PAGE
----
Watching the last episode of the Australian series Brides of Christ in which Catherine leaves the sisterhood of the convent because of her disagreement with Humanae Vitae brought me right back to the Yale Roman Catholic chapel and the folk mass I attended regularly. In 1968 just after the publication of Humanae Vitae, priest and co-graduate student Bob Imbelli preached a sermon on the doctrine of conscience, arguing that though it was incumbent on Catholics to think carefully about the papal encyclical on birth control, it was also the responsibility of every Catholic to follow her or his conscience on the matter. In the episode, Sister Catherine encourages a Roman Catholic mother of six who has already self-induced more than one abortion to take the pill, but the woman decides she cannot go against the church’s teachings. Catherine allows an editorial against Humanae Vitae to be published in the school newspaper even though she knows it will probably lead to the expulsion of one of her favorite students.
I had forgotten that Pope Paul VI issued the prohibition on birth control against the clear majorities of the Roman Catholic commissions instructed to study the matter. In the episode, Sister Catherine, told by her bishop that she can no longer express her own opinions on birth control, tries to explain to her students that Roman Catholics cannot use birth control because it is against “natural law.” This provokes one of the students to ask if people are not supposed to use birth control because animals don’t use it. This question sparked an “ah-ha” moment for me. Hmm, I thought, while “man” has invented birth control, “women” cannot use it because we are meant to remain “like the animals.” This debate really is about the question of whether women are human!
I have been musing of late on the vehemence with which the Church and churches are opposing not only abortion but access to birth control in the context of US and world politics. Though I have been a feminist almost as long as Humanae Vitae has been in effect, I have been puzzled that so many men and women want to control other women’s bodies. Brides of Christ made the issue clear to me: we are not talking about birth control or abortion, but about women’s minds, and whether we have the right to make decisions using our rational minds about our own lives. This is the question and it always has been. And the Church’s answer is that it just doesn’t trust women to use their rational capacities (with or without also consulting the spirit) to make the most important decisions in their lives.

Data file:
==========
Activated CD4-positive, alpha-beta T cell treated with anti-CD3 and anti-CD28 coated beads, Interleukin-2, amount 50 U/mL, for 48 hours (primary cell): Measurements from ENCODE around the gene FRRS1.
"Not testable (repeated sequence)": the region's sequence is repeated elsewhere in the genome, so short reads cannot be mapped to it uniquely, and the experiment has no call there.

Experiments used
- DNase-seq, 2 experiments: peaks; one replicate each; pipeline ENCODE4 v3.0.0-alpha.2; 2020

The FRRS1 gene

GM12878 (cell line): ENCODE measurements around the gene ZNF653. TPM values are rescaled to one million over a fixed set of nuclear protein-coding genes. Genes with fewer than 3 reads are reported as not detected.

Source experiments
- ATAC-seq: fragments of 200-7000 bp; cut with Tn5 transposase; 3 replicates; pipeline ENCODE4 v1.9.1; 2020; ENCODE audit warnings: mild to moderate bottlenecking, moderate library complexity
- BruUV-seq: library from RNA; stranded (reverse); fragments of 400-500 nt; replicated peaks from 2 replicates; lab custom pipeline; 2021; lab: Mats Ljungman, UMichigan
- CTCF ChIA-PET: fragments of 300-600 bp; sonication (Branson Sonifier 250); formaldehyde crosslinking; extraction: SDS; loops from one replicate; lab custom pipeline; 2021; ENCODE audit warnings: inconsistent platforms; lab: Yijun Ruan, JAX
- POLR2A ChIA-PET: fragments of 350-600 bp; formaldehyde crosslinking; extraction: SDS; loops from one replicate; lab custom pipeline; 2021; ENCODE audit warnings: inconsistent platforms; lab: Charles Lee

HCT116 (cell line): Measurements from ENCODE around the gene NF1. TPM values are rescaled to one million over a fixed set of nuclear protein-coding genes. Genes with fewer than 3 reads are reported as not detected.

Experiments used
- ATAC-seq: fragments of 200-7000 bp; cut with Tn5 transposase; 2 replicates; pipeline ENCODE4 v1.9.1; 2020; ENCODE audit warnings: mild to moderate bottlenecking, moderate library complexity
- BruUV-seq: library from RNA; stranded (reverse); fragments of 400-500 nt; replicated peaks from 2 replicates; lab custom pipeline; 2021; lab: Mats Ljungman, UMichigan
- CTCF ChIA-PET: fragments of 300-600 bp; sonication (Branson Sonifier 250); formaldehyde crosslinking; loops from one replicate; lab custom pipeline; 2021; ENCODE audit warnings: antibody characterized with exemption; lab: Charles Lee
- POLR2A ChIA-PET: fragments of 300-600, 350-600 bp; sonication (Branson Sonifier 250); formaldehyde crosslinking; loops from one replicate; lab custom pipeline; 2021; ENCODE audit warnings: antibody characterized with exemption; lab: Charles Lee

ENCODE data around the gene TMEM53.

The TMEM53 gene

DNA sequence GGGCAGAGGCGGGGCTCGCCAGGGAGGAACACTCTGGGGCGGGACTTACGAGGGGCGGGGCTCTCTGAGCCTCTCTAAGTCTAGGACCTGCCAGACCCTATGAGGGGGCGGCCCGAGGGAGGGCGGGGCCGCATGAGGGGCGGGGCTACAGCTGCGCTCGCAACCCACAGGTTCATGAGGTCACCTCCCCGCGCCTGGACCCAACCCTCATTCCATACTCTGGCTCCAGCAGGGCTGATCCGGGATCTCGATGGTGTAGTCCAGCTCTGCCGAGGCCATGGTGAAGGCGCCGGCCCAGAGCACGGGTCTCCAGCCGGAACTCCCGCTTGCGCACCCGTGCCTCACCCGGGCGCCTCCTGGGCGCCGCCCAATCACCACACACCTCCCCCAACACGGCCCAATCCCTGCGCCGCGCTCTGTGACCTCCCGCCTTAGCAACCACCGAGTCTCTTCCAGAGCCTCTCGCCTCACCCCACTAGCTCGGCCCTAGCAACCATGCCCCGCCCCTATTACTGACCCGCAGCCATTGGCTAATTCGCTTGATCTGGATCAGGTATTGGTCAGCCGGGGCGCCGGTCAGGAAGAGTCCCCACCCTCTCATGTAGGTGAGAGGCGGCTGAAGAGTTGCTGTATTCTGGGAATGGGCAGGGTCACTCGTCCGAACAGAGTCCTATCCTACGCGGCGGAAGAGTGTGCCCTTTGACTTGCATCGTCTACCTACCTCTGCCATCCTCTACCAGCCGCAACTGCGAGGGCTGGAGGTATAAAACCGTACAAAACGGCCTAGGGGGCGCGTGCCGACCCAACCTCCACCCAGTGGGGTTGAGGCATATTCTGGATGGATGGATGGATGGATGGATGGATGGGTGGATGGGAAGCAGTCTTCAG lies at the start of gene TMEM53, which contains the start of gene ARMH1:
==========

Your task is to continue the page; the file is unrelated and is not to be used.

Catherine said to one of the other nuns that Humanae Vitae’s greatest impact would be on women in poor countries because they would have fewer choices. This was the conclusion I reached as well. This realization was one of the three main reasons (the others being the male language and anti-Judaism in the liturgy) that I stopped identifying myself as a member of the Catholic Church.
The Vatican’s war against women’s minds, bodies, and souls continues: birth control and abortion are still illegal in many Catholic countries; the Church lobbies against family planning policies at the UN. The US Roman Catholic bishops continue to influence public policies in the US: abortion coverage was removed from the health care package; Obama is being lobbied to take birth control out as well; as a “concession” to these “interests,“ the supposedly female-friendly Obama administration directed Kathleen Sibelius to overturn the recommendation of its own committee that the morning after pill become available to anyone over 12 years old (i.e. to anyone old enough to need it) over the counter.
*This essay is dedicated to the memory of my aunt Jeanne Imgram whose heart was broken by the priest who excommunicated her after she confessed to him that she was using birth control on the recommendation of her doctor who told her that her husband’s heart condition was likely to leave her as sole support of the four young children she already had.
Carol P. Christ is a founding mother in the study of women and religion, feminist theology, women’s spirituality, and the Goddess movement. She teaches in the Women’s Spirituality program at CIIS and through Ariadne Institute offers Goddess Pilgrimages to Crete. Her books include She Who Changes and Rebirth of the Goddess and the widely used anthologies Womanspirit Rising and Weaving the Visions.